Is represented by metabolism. Governs digestion and body temperature, among other things. Within the mind, it stands for a sharp intellect and emotions. When in balance, Pitta shows as contentment, energy, fluency in speech, good digestive power, regulated body temperature, and a clear mind.
Is represented by structure. Provides the body with firmness and stability, and maintains the body’s fluid balance. A balanced Kapha gives strength, stamina, a good immune system, patience, and mental stability.
There are dosha quizzes online to find out which one you are, and what your recommendations are.
Naturopathic and Herbal Medicine
Emerging some years later, the term Naturopathy was coined in 1895. However, the ancient Greek “Father of Medicine” Hippocrates, advocated Naturopathic Medicine even before the term existed.
The 6 Naturopathic Principles:
- The healing power of nature – trust in the body’s inherent wisdom to heal itself
- Identify and treat the causes – look beyond the symptoms to the underlying cause
- First do no harm – utilise the most natural, least invasive and least toxic therapies
- Doctor as teacher – educate patients in the steps to achieving and maintain health
- Treat the whole person – view the body as an integrated whole it all its physical and spiritual dimensions
- Prevention – focus on overall health, wellness and disease prevention
The modalities practised by a Naturopath vary widely depending on their training. In a nutshell, Naturopaths practise Complementary and Alternative Medicine (CAM). This can include herbal medicine, homeopathy, acupuncture, kinesiology, massage, colonic enemas, chelation therapy, cranial osteopathy, hair analysis, iridology, live blood analysis, and others. A Naturopath will always specialise in Herbal Medicine and they may practise in one or more of the other modalities as well.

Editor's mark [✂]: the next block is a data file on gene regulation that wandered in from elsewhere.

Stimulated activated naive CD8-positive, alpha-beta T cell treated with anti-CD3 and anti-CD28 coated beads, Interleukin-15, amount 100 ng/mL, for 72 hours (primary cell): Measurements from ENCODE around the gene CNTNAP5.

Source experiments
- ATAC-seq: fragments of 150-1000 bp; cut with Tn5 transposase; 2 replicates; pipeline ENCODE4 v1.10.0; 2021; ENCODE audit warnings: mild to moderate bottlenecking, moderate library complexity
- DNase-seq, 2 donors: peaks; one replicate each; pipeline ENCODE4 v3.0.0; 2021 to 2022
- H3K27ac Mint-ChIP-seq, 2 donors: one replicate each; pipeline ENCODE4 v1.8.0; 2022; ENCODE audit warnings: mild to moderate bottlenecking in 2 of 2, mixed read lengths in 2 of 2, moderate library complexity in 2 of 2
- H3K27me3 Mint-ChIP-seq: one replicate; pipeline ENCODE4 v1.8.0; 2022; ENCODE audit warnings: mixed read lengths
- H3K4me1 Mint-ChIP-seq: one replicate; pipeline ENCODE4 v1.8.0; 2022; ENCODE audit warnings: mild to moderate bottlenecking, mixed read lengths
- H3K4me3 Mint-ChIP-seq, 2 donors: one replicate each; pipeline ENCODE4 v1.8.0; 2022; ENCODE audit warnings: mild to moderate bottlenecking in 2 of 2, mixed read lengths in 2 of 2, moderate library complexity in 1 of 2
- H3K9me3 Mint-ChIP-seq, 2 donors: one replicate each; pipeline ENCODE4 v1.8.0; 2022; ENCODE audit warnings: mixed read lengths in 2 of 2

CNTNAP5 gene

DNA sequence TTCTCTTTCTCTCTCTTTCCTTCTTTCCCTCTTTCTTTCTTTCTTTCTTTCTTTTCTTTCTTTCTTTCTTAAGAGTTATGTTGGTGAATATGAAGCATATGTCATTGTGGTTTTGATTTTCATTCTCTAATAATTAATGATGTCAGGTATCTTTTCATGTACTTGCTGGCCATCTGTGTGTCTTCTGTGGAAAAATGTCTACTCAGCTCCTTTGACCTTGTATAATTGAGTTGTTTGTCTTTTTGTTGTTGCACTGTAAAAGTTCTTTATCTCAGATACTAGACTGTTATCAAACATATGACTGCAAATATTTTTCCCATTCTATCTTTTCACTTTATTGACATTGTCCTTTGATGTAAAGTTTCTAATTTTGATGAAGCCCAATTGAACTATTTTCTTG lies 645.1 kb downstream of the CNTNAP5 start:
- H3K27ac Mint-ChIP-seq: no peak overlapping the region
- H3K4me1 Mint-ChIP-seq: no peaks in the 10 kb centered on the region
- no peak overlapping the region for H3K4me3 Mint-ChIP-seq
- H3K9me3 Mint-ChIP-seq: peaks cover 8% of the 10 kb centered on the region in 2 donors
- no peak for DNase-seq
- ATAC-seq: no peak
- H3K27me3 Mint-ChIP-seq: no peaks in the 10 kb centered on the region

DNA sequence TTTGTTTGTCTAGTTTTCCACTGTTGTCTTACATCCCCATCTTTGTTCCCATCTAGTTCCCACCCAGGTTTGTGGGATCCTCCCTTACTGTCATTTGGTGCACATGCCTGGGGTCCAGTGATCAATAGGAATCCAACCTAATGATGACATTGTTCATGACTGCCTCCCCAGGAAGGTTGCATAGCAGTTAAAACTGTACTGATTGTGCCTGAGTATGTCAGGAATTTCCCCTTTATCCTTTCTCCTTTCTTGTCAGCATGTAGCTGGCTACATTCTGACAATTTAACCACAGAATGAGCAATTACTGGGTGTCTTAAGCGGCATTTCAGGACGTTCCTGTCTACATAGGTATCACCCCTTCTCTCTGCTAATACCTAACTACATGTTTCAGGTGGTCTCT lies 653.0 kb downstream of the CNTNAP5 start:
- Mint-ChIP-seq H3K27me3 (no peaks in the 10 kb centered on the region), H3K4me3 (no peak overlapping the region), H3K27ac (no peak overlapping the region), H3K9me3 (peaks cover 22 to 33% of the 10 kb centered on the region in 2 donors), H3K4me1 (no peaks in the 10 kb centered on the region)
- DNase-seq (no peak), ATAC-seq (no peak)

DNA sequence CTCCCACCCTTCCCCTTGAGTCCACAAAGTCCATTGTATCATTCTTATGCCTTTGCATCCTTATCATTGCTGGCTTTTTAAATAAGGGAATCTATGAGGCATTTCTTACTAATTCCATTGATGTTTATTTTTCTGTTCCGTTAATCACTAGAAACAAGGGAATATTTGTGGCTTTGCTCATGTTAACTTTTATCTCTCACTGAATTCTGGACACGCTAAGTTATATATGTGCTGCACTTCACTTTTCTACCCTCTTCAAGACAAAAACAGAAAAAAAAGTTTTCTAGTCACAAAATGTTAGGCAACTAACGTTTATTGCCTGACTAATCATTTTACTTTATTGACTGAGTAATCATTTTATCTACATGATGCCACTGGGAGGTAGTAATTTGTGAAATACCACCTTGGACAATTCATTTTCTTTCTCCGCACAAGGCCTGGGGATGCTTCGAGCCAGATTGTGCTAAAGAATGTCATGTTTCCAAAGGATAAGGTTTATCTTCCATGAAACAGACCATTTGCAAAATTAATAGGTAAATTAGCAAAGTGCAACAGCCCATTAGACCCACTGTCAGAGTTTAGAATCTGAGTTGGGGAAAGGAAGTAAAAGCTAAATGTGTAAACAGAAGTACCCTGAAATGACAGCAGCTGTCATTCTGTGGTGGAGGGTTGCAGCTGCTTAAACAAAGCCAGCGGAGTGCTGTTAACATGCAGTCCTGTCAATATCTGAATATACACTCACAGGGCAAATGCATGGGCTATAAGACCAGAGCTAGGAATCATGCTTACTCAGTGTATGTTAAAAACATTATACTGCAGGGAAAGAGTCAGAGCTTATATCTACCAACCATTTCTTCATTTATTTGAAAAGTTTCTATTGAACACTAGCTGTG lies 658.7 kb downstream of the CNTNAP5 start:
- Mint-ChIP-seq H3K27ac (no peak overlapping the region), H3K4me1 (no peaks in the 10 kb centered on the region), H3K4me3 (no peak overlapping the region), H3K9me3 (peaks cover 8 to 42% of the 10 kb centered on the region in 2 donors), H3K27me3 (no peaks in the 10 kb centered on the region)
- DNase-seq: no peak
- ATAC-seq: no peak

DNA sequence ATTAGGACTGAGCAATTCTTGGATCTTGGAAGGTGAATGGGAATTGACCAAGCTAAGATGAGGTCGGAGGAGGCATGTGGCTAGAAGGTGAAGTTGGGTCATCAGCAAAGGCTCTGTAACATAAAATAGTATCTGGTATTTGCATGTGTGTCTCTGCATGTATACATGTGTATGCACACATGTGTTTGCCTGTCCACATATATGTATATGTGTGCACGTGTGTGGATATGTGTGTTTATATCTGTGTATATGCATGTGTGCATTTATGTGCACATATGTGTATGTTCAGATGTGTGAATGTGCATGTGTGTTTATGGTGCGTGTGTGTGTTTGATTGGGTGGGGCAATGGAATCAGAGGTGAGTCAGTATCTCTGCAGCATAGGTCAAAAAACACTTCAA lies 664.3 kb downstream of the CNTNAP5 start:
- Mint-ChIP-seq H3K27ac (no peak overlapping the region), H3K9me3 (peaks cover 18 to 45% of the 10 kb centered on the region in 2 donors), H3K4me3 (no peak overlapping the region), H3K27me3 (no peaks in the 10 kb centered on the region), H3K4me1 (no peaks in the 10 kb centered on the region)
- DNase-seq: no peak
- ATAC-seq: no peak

Doctors were Naturopaths and they prescribed herbs as medicine. With good intention, many medications originated from herbs, but they are now formulated synthetically to replicate constituents found in plants. Examples of this are morphine from opium poppy and aspirin, which was originally derived from Willow bark and Meadowsweet. Hippocrates used plants of the willow family to treat headaches.
Herbalists use plants as medicine because plants contain multiple constituents which work synergistically. Whereas, medications are composed of one single constituent.
Medications are like an ambulance at the bottom of a cliff. They mask the symptoms, rather than addressing the underlying cause. Research proves that Herbal Medicine is as effective as medications, with little or no side effects. Medications are not found in nature, or recognised by the body. Medications take a toll on the liver, which must detox all foreign materials entering the body. Herbs are 100% natural. Our bodies recognise and accept nature.
Of course, there is a time and place for Western Medicine during emergencies. However, the majority of our modern diseases are as a result of poor diet and lifestyle choices, and can be greatly improved by healthy diet and lifestyle choices e.g. obesity, type 2 diabetes, high blood pressure, heart disease, and stroke.